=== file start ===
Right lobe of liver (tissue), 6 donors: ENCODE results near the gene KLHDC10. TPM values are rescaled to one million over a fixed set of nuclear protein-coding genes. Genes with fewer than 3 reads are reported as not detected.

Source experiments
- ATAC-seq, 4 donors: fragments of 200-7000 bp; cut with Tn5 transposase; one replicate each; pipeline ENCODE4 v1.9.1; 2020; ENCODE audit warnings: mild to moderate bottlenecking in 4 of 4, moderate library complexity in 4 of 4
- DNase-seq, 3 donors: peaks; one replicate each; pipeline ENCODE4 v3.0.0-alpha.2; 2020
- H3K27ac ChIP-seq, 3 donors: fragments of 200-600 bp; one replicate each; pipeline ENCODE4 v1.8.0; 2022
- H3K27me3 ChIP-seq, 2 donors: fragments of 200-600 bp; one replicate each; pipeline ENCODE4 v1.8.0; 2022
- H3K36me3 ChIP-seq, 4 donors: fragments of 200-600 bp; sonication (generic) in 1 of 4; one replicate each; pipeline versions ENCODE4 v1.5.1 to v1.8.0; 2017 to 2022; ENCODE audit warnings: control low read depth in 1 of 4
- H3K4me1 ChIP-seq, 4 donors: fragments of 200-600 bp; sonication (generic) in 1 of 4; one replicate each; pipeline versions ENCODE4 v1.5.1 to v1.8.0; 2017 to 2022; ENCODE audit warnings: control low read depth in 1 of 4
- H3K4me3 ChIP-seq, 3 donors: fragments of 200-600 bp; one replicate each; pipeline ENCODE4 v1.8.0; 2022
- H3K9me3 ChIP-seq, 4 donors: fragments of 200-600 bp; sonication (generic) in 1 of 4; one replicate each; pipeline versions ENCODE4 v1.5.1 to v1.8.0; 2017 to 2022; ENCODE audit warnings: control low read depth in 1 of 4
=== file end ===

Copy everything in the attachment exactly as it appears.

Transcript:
Right lobe of liver (tissue), 6 donors: ENCODE results near the gene KLHDC10. TPM values are rescaled to one million over a fixed set of nuclear protein-coding genes. Genes with fewer than 3 reads are reported as not detected.

Source experiments
- ATAC-seq, 4 donors: fragments of 200-7000 bp; cut with Tn5 transposase; one replicate each; pipeline ENCODE4 v1.9.1; 2020; ENCODE audit warnings: mild to moderate bottlenecking in 4 of 4, moderate library complexity in 4 of 4
- DNase-seq, 3 donors: peaks; one replicate each; pipeline ENCODE4 v3.0.0-alpha.2; 2020
- H3K27ac ChIP-seq, 3 donors: fragments of 200-600 bp; one replicate each; pipeline ENCODE4 v1.8.0; 2022
- H3K27me3 ChIP-seq, 2 donors: fragments of 200-600 bp; one replicate each; pipeline ENCODE4 v1.8.0; 2022
- H3K36me3 ChIP-seq, 4 donors: fragments of 200-600 bp; sonication (generic) in 1 of 4; one replicate each; pipeline versions ENCODE4 v1.5.1 to v1.8.0; 2017 to 2022; ENCODE audit warnings: control low read depth in 1 of 4
- H3K4me1 ChIP-seq, 4 donors: fragments of 200-600 bp; sonication (generic) in 1 of 4; one replicate each; pipeline versions ENCODE4 v1.5.1 to v1.8.0; 2017 to 2022; ENCODE audit warnings: control low read depth in 1 of 4
- H3K4me3 ChIP-seq, 3 donors: fragments of 200-600 bp; one replicate each; pipeline ENCODE4 v1.8.0; 2022
- H3K9me3 ChIP-seq, 4 donors: fragments of 200-600 bp; sonication (generic) in 1 of 4; one replicate each; pipeline versions ENCODE4 v1.5.1 to v1.8.0; 2017 to 2022; ENCODE audit warnings: control low read depth in 1 of 4